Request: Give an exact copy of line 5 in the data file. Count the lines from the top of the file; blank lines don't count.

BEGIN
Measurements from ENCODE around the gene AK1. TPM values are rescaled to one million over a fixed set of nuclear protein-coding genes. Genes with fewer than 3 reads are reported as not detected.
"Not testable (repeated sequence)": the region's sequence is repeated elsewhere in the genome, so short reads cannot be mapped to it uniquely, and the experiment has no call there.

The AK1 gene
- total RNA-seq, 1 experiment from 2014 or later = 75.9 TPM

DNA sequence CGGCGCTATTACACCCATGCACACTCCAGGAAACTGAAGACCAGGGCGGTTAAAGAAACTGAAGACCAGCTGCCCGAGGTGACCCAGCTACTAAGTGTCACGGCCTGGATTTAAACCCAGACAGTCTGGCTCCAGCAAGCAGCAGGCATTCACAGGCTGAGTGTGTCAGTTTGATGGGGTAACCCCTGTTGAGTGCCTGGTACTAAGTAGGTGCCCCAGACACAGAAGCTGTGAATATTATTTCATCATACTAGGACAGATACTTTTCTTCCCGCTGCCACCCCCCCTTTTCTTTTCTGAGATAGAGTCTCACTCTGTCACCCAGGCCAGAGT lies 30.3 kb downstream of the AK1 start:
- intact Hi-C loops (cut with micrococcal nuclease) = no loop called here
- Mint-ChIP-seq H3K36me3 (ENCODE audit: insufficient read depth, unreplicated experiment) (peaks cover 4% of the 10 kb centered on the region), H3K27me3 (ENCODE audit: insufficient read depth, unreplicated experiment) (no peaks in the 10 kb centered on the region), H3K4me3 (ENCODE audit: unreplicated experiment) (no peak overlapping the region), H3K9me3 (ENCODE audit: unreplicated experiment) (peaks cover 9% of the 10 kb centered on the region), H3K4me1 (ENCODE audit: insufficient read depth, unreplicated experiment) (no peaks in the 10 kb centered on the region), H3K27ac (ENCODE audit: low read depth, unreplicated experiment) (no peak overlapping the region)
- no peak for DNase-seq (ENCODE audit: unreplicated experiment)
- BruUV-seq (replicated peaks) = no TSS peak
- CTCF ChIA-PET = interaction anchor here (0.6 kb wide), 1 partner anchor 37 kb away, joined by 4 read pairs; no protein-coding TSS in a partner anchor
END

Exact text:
DNA sequence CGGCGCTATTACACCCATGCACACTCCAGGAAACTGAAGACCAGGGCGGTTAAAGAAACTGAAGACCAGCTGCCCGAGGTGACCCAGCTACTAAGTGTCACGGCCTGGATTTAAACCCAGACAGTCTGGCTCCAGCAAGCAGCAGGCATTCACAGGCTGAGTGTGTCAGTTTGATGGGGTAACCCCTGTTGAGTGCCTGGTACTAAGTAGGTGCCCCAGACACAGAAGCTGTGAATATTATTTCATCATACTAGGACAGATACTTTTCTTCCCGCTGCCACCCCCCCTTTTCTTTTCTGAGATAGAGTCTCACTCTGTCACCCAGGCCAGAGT lies 30.3 kb downstream of the AK1 start: